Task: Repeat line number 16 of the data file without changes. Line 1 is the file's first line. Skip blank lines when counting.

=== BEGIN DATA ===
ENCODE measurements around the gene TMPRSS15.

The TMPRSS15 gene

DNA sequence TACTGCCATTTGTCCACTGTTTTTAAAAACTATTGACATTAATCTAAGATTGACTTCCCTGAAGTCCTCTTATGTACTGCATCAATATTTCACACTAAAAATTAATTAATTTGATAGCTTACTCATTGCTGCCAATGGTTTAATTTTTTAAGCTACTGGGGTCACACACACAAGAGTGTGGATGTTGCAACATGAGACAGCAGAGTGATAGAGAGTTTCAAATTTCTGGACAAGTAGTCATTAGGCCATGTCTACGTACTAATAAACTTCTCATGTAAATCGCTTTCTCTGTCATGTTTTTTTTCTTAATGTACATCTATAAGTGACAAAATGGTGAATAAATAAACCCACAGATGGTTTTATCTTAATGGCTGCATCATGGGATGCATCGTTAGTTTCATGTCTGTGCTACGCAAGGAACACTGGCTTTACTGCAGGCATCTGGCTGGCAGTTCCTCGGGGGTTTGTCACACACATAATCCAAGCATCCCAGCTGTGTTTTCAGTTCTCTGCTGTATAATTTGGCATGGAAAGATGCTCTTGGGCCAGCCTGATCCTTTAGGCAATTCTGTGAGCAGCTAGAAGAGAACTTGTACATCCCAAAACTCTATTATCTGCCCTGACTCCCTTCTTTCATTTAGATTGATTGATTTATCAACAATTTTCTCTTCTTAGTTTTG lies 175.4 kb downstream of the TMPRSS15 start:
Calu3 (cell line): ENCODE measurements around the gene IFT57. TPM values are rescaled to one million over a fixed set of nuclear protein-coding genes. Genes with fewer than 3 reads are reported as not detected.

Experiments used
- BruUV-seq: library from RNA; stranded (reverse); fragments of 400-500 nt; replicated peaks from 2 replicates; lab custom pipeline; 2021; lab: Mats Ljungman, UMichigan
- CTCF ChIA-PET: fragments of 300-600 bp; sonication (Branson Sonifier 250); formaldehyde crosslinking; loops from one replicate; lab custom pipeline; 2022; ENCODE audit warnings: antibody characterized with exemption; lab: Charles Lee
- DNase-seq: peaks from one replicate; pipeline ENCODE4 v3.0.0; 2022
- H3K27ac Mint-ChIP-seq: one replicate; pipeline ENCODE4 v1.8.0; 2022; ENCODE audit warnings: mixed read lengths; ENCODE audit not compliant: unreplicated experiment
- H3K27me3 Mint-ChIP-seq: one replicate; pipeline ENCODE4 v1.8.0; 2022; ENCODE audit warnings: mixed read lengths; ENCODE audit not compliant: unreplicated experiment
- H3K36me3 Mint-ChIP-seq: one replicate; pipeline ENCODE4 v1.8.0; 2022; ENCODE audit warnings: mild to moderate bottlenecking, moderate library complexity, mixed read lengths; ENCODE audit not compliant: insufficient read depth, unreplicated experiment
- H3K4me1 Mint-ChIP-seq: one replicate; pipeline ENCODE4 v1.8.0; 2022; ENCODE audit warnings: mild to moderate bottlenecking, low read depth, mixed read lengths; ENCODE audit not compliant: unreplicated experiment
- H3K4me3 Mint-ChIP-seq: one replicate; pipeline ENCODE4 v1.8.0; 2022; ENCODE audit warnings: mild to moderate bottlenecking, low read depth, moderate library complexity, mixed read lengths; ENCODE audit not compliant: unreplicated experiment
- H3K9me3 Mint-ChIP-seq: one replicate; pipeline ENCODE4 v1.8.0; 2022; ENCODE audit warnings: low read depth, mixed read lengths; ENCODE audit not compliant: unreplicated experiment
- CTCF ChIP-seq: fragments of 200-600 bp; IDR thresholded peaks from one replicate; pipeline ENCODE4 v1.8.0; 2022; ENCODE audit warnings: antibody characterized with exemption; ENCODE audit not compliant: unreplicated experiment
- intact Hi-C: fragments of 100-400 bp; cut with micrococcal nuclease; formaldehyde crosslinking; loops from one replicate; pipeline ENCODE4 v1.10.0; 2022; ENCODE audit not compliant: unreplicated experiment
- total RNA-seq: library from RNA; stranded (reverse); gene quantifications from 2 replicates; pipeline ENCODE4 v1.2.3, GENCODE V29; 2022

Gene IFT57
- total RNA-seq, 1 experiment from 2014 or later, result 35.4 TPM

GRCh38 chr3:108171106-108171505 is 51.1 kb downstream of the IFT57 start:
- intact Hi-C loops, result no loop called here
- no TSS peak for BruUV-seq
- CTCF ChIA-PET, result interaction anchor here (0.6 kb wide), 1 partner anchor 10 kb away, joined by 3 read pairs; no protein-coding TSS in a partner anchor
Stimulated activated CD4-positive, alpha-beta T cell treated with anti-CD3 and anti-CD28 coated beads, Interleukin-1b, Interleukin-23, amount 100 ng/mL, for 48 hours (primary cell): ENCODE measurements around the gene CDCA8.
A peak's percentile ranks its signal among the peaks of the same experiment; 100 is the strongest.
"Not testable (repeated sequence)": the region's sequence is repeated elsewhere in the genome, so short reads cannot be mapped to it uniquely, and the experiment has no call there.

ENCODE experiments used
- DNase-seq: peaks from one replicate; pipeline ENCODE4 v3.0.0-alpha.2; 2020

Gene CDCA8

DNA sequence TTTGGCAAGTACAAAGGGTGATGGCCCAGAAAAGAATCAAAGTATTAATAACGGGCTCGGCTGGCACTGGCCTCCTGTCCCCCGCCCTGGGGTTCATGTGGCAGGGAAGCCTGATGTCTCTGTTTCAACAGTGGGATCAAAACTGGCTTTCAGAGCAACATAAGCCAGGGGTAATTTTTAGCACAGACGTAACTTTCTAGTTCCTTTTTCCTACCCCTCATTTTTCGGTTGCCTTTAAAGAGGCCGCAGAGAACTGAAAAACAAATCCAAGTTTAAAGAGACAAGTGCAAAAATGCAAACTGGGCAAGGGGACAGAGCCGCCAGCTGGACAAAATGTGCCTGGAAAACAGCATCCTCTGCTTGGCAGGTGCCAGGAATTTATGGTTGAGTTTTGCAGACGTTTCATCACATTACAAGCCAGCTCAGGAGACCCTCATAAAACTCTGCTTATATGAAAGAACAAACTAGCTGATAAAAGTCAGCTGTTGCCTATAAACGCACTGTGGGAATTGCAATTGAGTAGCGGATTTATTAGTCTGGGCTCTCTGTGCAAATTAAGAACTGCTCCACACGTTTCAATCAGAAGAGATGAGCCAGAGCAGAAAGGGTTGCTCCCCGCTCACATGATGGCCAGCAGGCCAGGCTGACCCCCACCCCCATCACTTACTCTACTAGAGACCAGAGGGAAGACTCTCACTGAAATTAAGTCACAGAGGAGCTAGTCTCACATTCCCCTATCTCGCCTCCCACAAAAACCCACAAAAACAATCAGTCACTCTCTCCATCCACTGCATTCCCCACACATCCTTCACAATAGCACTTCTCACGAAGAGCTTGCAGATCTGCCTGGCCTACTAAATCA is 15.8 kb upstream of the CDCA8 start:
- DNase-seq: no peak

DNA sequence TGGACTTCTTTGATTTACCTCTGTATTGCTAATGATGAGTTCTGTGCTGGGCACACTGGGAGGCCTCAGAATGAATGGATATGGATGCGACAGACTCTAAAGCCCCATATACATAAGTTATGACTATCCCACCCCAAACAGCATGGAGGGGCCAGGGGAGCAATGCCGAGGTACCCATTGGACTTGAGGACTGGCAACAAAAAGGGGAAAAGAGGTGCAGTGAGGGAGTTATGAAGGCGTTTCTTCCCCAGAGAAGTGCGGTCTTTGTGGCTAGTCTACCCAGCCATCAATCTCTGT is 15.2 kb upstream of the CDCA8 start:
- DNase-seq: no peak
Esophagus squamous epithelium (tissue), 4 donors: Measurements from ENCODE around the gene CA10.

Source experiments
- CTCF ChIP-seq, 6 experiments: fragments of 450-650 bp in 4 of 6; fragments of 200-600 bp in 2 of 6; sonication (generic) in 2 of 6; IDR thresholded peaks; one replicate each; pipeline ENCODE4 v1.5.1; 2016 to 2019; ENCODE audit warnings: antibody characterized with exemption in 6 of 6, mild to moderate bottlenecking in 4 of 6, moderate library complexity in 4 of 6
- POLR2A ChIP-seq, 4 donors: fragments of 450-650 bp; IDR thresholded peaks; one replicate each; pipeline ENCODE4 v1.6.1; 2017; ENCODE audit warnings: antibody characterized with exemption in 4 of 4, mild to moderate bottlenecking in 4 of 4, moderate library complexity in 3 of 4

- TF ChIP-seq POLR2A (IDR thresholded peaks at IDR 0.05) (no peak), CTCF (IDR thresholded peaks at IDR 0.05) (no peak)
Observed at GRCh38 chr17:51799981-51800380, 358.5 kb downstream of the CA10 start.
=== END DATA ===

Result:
- intact Hi-C: fragments of 100-400 bp; cut with micrococcal nuclease; formaldehyde crosslinking; loops from one replicate; pipeline ENCODE4 v1.10.0; 2022; ENCODE audit not compliant: unreplicated experiment